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I used to do rendezvous and you could count on seeing fire starting contests with flint and steel. The hands down winner could have fire,( not just smoke) in under 5 seconds! I asked him his secret and he said" pre-heat your tinder"..he would set his fire starting can in the sun to warm up before the contests. For us in a survival situation, I suggest keeping the fire makings on your person close to the skin to keep then warm untill you have your larger materials gathered and ready, Then take out your flint and steel and charcloth and make fire. Also remember heat rises..if you catch that first spark and proceed to blow down thru the spark setting on the ground chances are you will put it out. Rather catch that spark in the charcloth, drop in prepared tinder, scoop up bundle and blow up thru to fan the spark..as soon as you see flame place in larger fire fuel. Extra care with this for you furryfaced fellas!! As a point of fact the spark is actually a small metal shaving from the steel. The action is that you strike the steel across the sharp edge of the flint(with charcloth held on that stone edge) and the stone"shaves" off metal(spark) that is "caught" by the charcloth and then placed in tinder. I have "cooked" charcloth in a small can and I like a cap can for this..I shoot percussion. I use a small stack of cotton wads(what goes down the barrel after the powder but before the ball)..small hole in lid and place over the pilot light on my gass stove. When you see smoke rise from the hole take a match and light it, when this flame goes out the charcloth is "done"..cool and it is ready for use. Got birchbark??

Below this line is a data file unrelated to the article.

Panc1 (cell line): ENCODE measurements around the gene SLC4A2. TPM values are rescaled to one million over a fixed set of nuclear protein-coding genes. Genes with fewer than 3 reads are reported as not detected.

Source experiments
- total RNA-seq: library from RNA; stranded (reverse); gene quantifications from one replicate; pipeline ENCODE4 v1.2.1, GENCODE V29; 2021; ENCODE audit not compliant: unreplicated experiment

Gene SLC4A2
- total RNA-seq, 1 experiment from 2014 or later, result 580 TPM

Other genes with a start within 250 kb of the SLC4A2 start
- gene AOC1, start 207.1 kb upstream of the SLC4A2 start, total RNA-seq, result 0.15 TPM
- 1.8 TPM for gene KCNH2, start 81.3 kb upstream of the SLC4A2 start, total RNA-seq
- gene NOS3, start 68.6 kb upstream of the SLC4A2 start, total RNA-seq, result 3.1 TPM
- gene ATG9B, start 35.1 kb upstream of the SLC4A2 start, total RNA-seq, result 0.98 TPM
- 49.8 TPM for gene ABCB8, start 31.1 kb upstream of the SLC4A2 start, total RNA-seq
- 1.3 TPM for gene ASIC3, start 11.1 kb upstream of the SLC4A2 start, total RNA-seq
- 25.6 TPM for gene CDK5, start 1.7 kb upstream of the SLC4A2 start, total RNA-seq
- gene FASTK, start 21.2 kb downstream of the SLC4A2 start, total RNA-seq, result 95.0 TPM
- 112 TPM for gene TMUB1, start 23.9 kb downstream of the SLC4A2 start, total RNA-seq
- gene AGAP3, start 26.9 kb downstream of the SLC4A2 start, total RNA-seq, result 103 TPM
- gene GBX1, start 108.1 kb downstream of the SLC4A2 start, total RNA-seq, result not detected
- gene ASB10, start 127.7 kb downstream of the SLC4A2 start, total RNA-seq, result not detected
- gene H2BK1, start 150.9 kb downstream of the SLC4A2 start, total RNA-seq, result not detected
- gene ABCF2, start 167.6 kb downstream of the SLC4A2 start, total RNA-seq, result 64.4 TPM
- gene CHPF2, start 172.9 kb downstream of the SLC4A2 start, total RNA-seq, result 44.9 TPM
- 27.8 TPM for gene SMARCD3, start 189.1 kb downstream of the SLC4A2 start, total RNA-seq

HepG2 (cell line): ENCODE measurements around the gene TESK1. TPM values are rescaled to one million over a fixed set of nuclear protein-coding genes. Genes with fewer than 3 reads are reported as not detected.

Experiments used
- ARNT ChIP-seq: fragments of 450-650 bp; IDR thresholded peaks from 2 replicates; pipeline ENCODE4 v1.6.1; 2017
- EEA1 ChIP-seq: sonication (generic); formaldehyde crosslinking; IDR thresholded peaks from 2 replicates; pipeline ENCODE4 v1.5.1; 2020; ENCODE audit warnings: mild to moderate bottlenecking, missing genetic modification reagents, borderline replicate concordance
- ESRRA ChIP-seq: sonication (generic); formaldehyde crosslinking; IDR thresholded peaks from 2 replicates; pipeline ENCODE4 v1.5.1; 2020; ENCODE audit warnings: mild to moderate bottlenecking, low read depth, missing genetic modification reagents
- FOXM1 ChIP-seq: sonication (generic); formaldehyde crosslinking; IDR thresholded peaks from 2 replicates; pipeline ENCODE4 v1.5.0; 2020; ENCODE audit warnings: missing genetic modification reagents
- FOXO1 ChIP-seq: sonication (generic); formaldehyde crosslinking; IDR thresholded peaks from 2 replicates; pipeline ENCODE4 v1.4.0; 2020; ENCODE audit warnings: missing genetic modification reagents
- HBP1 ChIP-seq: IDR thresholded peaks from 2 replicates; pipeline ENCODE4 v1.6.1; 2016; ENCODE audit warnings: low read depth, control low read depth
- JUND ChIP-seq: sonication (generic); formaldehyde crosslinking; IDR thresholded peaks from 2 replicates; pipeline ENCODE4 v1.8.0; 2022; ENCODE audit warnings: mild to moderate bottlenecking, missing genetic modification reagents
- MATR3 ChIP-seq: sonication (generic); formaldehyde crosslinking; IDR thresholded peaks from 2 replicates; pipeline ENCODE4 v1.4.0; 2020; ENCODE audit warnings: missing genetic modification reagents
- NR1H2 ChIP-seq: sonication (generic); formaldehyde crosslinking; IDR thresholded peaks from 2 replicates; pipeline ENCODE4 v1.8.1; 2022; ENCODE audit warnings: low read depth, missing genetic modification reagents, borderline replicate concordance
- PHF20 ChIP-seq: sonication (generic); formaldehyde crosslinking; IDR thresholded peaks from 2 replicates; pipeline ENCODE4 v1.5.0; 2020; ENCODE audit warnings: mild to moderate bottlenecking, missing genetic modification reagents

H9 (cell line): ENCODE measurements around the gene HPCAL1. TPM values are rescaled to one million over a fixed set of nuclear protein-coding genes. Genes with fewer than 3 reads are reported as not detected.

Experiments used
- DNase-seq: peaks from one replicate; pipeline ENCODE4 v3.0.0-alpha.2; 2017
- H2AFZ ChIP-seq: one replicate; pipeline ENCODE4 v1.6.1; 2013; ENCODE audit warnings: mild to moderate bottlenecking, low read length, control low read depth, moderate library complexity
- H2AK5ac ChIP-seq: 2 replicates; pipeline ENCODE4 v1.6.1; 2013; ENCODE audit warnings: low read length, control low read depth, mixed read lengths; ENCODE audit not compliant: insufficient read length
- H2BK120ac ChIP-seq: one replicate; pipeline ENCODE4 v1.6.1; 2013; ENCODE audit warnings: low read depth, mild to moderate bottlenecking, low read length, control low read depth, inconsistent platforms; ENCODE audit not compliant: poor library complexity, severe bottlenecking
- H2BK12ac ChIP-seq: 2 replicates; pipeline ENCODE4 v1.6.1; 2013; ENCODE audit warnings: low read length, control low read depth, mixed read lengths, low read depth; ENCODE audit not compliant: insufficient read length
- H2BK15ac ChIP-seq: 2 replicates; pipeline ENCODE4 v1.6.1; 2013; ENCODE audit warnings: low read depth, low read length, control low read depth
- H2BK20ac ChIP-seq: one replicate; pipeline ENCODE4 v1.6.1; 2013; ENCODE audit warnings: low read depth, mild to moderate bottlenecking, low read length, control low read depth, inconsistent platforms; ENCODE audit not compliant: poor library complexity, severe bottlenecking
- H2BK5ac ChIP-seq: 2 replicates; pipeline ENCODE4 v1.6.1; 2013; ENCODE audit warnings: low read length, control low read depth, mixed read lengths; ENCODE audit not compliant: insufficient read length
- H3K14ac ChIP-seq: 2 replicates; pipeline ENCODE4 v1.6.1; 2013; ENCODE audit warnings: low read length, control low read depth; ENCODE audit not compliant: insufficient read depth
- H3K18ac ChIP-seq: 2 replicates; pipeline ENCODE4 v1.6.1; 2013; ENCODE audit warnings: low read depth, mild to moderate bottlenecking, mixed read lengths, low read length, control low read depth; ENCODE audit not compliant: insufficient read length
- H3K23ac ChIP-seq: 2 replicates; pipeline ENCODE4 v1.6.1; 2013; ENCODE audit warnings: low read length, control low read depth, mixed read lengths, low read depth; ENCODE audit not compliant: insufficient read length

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Howdy folks. Been a while since I've posted. Busy, sorry. Pretty good info already stated, but I'll offer my 2 cents worth as well.